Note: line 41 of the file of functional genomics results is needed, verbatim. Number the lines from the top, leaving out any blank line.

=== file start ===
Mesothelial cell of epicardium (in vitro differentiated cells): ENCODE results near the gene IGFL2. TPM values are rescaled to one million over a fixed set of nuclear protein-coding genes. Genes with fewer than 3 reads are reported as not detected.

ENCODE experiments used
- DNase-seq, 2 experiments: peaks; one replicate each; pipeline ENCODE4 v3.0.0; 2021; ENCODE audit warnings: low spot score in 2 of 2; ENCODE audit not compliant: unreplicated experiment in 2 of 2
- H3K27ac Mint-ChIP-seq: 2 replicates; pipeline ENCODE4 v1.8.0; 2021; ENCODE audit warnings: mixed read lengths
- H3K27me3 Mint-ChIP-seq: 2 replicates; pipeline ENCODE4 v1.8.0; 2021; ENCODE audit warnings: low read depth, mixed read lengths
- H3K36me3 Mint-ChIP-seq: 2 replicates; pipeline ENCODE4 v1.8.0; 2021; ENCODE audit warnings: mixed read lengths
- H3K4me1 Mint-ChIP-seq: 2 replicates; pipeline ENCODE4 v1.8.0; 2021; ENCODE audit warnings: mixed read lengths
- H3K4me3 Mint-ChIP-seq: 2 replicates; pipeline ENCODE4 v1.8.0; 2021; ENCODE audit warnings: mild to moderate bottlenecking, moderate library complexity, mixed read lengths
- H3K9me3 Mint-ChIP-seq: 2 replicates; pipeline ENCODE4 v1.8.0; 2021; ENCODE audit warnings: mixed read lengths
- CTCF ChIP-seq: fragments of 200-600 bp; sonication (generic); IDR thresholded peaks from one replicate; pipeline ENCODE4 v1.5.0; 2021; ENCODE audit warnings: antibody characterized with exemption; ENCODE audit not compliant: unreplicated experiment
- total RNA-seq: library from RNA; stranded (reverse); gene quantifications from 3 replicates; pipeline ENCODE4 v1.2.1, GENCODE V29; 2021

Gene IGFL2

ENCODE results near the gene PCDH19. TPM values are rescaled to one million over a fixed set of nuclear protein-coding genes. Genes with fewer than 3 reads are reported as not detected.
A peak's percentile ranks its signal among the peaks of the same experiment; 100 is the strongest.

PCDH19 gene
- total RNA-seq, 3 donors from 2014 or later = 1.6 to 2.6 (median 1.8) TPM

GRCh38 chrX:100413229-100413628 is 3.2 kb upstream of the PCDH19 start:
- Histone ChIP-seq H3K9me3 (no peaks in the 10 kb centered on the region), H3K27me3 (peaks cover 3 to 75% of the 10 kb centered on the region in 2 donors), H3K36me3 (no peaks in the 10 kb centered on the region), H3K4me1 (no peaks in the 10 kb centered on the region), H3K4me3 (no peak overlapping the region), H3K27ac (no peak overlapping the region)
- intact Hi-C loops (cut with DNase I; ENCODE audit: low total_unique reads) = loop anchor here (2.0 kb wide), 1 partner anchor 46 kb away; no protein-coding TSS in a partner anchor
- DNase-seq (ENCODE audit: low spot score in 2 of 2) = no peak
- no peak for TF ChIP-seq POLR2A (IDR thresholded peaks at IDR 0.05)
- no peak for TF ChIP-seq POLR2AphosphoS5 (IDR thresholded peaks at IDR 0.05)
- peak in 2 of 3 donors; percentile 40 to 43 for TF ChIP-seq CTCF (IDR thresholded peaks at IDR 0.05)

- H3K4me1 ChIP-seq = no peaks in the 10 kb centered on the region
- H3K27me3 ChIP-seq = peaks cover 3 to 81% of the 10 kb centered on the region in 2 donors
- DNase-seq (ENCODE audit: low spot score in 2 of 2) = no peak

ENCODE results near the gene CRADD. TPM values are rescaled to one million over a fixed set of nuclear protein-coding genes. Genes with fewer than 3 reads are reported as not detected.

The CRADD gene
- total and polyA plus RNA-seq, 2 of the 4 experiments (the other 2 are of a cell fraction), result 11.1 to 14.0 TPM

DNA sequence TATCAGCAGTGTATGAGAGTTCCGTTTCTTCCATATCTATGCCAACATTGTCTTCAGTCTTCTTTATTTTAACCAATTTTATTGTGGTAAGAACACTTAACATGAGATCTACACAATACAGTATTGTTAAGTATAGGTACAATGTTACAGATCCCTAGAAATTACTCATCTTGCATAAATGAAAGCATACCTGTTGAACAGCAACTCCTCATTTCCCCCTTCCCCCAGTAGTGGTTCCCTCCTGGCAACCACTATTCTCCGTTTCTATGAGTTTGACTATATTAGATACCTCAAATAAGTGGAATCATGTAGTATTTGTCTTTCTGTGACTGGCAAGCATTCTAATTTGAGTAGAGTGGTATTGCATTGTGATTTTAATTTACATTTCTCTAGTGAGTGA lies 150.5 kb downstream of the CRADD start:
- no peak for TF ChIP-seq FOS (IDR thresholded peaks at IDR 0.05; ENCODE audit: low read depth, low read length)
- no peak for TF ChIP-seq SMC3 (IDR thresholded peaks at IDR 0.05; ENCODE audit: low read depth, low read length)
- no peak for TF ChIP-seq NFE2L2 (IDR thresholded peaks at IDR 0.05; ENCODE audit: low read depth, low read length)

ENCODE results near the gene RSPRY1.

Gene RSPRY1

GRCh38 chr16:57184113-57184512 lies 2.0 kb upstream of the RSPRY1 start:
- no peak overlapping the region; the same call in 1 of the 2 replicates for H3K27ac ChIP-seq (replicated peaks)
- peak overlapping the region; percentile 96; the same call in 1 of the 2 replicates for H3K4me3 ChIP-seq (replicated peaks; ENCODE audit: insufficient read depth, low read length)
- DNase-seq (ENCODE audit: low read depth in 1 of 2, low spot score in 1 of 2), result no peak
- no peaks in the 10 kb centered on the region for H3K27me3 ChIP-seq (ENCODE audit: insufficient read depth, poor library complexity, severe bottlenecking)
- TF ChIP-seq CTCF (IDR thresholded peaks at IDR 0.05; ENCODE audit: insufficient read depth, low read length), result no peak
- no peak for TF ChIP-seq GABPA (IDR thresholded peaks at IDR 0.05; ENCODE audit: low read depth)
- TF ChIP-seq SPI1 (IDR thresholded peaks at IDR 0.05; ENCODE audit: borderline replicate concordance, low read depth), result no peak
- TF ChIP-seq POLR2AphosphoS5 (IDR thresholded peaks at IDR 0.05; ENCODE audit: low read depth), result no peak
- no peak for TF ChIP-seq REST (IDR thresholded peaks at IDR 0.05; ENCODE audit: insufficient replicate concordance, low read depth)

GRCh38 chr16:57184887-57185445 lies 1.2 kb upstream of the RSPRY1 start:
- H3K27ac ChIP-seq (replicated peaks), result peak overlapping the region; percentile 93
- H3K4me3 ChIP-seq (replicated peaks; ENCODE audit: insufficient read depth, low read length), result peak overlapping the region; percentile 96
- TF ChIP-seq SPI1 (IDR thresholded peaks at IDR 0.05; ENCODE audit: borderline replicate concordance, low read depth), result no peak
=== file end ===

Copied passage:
- TF ChIP-seq CTCF (IDR thresholded peaks at IDR 0.05; ENCODE audit: insufficient read depth, low read length), result no peak